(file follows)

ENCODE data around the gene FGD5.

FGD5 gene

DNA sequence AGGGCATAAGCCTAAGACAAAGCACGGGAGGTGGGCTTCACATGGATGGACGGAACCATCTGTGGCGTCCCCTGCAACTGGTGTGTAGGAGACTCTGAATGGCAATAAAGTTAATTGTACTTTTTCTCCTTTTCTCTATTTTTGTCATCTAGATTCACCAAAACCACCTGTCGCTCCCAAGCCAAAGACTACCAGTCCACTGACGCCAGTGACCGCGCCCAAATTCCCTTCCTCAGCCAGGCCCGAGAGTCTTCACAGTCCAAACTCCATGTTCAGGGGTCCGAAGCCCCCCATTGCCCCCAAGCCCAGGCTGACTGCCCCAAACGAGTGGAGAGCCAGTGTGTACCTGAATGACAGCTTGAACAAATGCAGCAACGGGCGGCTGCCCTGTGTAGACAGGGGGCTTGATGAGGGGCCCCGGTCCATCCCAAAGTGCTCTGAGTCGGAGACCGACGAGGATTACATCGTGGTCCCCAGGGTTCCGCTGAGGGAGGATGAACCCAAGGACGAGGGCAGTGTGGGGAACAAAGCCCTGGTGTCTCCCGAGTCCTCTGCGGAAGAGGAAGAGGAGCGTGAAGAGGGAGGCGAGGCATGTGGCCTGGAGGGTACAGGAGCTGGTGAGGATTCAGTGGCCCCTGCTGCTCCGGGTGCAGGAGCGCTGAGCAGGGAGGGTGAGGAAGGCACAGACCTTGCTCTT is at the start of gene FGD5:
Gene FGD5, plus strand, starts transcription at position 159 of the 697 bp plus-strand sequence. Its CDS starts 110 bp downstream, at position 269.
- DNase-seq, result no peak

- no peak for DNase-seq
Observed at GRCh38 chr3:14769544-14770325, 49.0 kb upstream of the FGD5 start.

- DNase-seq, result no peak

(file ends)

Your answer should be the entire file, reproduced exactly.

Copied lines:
ENCODE data around the gene FGD5.

FGD5 gene

DNA sequence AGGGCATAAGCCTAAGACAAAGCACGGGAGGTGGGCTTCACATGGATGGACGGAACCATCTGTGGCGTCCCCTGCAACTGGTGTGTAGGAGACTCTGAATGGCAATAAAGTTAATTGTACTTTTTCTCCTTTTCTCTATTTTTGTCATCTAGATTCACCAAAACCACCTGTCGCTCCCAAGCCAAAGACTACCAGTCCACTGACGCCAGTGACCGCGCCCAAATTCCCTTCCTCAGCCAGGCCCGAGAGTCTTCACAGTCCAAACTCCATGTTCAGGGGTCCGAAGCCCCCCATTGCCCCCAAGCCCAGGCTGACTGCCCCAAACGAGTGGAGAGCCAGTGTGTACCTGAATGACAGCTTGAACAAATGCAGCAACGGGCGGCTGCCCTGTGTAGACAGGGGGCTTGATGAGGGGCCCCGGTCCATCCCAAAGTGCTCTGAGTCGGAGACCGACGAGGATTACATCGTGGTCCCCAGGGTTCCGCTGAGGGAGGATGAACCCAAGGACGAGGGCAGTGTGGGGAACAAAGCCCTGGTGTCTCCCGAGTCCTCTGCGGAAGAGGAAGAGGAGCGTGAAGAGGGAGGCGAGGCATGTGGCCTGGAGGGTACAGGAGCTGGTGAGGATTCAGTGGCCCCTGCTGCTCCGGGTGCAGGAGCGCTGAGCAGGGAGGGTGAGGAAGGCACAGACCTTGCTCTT is at the start of gene FGD5:
Gene FGD5, plus strand, starts transcription at position 159 of the 697 bp plus-strand sequence. Its CDS starts 110 bp downstream, at position 269.
- DNase-seq, result no peak

- no peak for DNase-seq
Observed at GRCh38 chr3:14769544-14770325, 49.0 kb upstream of the FGD5 start.

- DNase-seq, result no peak